In the majority of cases, this condition is harmless. However, some people who live with lumbarization may experience lower back pain without knowing why, or may be more prone to herniated discs in their spine.
Injuries to the lumbar spine are severe but not life-threatening. Early treatment is important to the prognosis of lumbar spinal cord damage. Patients with a lumbar spinal cord injury can be independent and care for their own mobility and hygienic needs. Many patients are able to maneuver around in their manual wheelchair and may even be able to walk for short distances. Weakness is the main issue with patients who experience lumbar nerve injuries, so physical therapy is a must in the recovery phase.
Cauda Equina Syndrome (CES), which is often difficult to distinguish from the similarly-located conus medullaris syndrome, affects the lumbar spine and is considered a medical emergency. CES affects the nerves of the lumbar spine, which may cause incontinence and potentially permanent paralysis of the legs. Patient’s symptoms may come on slowly, but once it is diagnosed, it requires immediate surgery.
Patients with lumbar spinal cord injuries may experience:
The most common causes spinal cord injuries at the lumbar level are:
There are several types of spinal cord injury that can affect the lumbar spine:
Where lumbarization is the presence of an extra bone in the lumbar spinal column due to the failure of the first and second sacral spine to fuse, sacralization is the fusing of the L5 vertebra with the sacral spine.
This condition frequently has no noticeable symptoms. In fact, people can live their whole lives without realizing that they have sacralization of their L5 vertebra. When symptoms do occur, they often include arthritis, reduced range of motion (because of the fused bone), and/or pain in the legs or buttocks.
Generally speaking, sacralization is very mild. But, it can exacerbate other spinal cord injury types.
Some spinal injuries can cause cysts to develop inside the spinal column. These fluid-filled sacs can put pressure on spinal nerves—causing pain, loss of sensation, or loss of function at the injury site.
Hopkinsmedicine.org notes that the “joints in the lumbar region” of the spine are particularly susceptible to developing spinal cysts. These cysts are most often caused by repetitive motion stress injuries (i.e. carpal tunnel syndrome). Such cysts can be identified using magnetic resonance imaging (MRI) scans, but most doctors will probably start with an X-ray to rule out other conditions, such as spinal fractures.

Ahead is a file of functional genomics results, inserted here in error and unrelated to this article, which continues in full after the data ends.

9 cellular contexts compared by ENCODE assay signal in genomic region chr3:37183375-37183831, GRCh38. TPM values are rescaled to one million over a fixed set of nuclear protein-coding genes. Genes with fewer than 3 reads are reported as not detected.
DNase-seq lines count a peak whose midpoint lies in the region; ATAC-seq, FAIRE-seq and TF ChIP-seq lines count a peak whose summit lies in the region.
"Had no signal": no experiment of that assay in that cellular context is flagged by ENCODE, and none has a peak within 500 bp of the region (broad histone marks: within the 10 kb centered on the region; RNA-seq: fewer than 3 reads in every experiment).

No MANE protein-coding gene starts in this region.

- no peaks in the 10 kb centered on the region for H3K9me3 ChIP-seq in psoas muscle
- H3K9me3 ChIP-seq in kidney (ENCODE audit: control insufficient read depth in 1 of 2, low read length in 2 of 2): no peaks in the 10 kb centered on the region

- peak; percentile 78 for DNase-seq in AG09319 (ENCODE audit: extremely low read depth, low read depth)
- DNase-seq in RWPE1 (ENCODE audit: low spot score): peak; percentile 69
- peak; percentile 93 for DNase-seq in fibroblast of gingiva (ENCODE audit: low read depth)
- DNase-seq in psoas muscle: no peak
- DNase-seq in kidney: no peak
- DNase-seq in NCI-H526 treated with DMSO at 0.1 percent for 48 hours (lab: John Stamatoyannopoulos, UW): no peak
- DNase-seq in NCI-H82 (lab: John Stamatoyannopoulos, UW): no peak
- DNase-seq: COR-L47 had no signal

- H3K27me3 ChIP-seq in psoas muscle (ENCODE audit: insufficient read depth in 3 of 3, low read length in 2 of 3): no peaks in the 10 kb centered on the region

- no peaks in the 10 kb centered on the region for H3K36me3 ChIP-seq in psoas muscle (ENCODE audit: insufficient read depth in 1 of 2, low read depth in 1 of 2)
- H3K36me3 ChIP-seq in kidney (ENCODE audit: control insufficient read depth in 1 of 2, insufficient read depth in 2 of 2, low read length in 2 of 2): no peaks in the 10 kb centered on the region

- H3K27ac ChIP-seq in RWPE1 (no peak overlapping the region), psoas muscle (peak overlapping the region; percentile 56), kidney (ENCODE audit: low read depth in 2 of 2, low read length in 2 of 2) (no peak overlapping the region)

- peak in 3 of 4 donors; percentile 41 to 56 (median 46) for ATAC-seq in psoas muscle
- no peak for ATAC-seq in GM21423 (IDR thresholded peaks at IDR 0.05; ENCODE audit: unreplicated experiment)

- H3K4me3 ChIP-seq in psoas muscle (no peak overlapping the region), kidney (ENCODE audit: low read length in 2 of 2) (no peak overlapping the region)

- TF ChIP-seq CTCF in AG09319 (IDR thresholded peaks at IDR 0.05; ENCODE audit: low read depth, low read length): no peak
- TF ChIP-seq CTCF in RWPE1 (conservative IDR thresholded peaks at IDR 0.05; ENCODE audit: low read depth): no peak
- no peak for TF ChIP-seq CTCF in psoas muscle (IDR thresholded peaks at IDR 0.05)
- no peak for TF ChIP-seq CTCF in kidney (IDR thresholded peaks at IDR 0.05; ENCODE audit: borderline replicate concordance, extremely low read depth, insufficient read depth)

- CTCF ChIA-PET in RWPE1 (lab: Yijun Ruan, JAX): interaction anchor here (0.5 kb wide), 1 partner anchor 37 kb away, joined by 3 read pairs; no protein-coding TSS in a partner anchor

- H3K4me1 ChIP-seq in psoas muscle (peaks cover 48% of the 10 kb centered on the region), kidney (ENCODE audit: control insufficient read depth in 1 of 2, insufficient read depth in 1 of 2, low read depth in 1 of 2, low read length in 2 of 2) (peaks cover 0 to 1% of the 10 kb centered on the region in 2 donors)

When the vertebrae protecting the spinal cord and spinal nerves are fractured or dislocated, bone shards can damage or pinch the spinal nerves/cord. These fractures are most often the result of traumatic force—such as falls, gunshots, or physical blows—being applied to the spine.
Fractures carry a high risk of causing complete spinal cord injuries—preventing any signals from the central nervous system from reaching below the injury site. As such, all fractures should be handled with extreme caution to prevent worsening a lumbar SCI.
Current treatments available for spinal cord patients with lumbar injuries include:
It’s important to know that not every spinal cord injury and treatment will affect a person’s lumbar vertebrae anatomy in the same way. In some cases, treatment may not produce any noticeable improvement in lumbar SCI symptoms. Meanwhile, another person undergoing the same exact combination of drugs, surgery, and therapy might see marked improvement.
When dealing with a lumbar spinal cord injury—or helping a loved one to cope—it’s necessary to be patient and to take things one day at a time.
It can also help to look for SCI support groups. These groups are filled with people who have been in the same situations and overcome them—and may have great advice for helping you do the same. They can help recommend mobility assistance solutions, exercise regimens, and more that can help people living with lumbar SCIs lead healthy, active, and fulfilling lives.
Damaging the spinal cord in the lumbar region should leave the patient with full upper body strength and mobility. Although the use of a wheelchair may be necessary, these patients go on to live fairly normal lives and are able to care for most of their own needs. Lumbar spinal cord injury patients may even go on to drive modified cars.